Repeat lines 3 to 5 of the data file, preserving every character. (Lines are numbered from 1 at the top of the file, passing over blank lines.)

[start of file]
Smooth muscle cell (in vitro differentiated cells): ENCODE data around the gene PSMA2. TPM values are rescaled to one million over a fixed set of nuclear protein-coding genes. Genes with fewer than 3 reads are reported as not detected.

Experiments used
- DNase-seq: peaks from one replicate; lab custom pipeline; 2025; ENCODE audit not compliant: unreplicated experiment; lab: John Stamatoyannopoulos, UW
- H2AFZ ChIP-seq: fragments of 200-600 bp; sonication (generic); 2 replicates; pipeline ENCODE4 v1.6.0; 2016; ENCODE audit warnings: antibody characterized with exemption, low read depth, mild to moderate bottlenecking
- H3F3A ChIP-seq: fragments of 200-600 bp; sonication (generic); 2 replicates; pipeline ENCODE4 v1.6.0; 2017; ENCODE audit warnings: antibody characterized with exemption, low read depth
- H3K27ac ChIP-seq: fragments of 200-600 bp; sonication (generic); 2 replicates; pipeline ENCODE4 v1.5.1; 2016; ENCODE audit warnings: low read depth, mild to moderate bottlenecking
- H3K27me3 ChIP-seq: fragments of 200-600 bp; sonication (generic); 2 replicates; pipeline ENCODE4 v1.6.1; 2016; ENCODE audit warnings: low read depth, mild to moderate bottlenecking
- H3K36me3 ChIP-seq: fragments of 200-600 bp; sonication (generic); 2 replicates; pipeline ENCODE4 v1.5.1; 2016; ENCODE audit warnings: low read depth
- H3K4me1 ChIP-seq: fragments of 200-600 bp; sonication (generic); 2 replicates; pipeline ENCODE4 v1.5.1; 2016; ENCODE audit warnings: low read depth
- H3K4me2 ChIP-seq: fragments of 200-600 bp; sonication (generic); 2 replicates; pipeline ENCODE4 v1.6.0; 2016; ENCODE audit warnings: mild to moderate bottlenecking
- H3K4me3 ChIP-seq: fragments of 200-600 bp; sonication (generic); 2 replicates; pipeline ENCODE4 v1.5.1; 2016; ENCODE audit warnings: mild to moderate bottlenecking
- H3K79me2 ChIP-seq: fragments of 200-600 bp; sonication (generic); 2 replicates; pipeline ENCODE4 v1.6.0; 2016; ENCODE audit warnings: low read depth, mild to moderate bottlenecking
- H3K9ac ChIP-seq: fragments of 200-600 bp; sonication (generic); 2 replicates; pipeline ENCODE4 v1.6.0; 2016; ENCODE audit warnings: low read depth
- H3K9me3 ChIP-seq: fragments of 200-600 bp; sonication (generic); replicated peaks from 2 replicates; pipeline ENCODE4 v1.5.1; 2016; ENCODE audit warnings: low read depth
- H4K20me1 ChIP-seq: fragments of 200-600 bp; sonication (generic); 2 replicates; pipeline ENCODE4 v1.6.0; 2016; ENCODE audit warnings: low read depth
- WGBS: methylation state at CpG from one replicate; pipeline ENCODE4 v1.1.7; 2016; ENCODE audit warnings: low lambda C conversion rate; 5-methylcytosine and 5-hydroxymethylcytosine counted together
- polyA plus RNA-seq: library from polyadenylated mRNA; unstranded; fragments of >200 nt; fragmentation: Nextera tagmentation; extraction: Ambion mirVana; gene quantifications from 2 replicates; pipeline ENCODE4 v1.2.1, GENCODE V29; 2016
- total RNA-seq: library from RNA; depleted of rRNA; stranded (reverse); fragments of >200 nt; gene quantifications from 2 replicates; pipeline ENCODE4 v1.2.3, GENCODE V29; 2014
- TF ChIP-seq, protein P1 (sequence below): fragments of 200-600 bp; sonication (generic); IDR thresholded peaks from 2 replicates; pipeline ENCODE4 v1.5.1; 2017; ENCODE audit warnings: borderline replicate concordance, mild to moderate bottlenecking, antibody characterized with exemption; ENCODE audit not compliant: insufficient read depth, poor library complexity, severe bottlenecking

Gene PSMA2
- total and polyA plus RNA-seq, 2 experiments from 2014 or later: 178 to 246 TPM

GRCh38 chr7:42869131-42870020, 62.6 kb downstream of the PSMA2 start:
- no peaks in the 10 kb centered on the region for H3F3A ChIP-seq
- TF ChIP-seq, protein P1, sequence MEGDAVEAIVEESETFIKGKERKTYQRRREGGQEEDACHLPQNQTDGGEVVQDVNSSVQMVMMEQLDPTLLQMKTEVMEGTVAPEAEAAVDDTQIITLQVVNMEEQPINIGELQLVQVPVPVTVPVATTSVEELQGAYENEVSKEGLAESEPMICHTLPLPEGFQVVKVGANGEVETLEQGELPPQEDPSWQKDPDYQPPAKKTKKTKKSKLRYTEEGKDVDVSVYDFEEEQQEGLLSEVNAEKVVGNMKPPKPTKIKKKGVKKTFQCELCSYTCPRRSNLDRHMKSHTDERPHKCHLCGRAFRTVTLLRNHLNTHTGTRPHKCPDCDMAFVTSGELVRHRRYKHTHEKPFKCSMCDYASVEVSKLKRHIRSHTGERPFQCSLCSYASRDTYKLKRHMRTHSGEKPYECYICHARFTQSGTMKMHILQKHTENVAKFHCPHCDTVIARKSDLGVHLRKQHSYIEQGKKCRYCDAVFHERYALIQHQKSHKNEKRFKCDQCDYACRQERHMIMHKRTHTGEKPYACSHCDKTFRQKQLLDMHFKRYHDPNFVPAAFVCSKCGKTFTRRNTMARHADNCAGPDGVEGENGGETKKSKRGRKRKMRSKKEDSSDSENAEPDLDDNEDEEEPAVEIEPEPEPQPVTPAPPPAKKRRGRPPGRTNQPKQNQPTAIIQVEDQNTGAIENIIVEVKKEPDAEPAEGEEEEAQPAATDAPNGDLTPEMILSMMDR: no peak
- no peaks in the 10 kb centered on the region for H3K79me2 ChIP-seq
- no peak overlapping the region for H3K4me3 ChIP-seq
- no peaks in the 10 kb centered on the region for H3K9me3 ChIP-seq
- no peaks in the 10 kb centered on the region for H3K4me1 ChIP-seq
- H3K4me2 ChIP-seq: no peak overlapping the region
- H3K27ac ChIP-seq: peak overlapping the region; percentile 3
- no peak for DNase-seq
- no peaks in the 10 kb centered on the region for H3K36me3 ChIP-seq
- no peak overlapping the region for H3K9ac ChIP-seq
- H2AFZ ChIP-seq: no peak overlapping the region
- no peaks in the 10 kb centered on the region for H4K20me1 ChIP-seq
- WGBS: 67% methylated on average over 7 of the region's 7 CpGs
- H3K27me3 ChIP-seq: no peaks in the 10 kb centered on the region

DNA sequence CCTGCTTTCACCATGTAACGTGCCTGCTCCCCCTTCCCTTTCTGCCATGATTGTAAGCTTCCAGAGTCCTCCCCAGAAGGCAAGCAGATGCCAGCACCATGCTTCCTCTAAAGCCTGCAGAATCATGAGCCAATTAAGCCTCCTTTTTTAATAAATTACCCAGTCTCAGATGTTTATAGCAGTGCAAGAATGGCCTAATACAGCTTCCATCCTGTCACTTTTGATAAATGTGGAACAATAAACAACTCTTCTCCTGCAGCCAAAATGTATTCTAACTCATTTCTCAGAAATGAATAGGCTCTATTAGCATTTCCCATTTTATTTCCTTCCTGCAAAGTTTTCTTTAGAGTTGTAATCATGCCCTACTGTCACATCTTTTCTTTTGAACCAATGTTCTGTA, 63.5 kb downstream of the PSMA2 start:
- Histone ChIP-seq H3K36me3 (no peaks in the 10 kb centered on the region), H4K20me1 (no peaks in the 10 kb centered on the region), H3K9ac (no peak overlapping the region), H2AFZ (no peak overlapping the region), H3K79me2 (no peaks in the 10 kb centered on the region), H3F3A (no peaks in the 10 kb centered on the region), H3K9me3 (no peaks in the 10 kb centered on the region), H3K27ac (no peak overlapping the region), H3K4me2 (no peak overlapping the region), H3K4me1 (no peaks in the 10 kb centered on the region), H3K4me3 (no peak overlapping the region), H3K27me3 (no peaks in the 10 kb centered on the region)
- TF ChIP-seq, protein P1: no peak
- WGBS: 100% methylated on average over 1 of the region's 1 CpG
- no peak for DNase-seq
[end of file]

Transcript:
- DNase-seq: peaks from one replicate; lab custom pipeline; 2025; ENCODE audit not compliant: unreplicated experiment; lab: John Stamatoyannopoulos, UW
- H2AFZ ChIP-seq: fragments of 200-600 bp; sonication (generic); 2 replicates; pipeline ENCODE4 v1.6.0; 2016; ENCODE audit warnings: antibody characterized with exemption, low read depth, mild to moderate bottlenecking
- H3F3A ChIP-seq: fragments of 200-600 bp; sonication (generic); 2 replicates; pipeline ENCODE4 v1.6.0; 2017; ENCODE audit warnings: antibody characterized with exemption, low read depth